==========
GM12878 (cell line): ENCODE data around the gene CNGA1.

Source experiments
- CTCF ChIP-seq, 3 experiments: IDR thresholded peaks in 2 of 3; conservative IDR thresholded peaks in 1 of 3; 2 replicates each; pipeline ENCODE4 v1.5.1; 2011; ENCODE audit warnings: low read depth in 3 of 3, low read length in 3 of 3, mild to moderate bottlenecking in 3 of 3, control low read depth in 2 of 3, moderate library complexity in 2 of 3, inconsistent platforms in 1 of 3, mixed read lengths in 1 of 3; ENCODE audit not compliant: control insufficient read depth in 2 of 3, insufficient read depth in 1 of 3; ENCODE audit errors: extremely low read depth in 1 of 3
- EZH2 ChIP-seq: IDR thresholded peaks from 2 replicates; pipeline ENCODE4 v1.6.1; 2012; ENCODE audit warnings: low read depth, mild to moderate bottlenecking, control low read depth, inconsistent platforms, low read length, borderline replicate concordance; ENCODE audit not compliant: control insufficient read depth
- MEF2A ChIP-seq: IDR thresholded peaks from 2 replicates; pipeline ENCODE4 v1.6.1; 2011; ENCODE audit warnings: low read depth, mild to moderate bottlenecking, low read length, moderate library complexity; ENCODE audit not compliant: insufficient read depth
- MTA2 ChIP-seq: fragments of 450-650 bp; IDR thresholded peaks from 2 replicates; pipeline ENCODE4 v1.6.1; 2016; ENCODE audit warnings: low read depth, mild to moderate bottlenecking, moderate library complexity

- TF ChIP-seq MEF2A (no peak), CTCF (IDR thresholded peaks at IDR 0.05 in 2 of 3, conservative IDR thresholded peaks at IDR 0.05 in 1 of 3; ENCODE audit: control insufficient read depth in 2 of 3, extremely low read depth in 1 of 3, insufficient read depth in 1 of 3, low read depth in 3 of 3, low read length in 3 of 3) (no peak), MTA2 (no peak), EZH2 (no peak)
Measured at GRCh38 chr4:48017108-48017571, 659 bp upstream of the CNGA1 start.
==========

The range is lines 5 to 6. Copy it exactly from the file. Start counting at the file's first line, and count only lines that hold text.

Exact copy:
- MEF2A ChIP-seq: IDR thresholded peaks from 2 replicates; pipeline ENCODE4 v1.6.1; 2011; ENCODE audit warnings: low read depth, mild to moderate bottlenecking, low read length, moderate library complexity; ENCODE audit not compliant: insufficient read depth
- MTA2 ChIP-seq: fragments of 450-650 bp; IDR thresholded peaks from 2 replicates; pipeline ENCODE4 v1.6.1; 2016; ENCODE audit warnings: low read depth, mild to moderate bottlenecking, moderate library complexity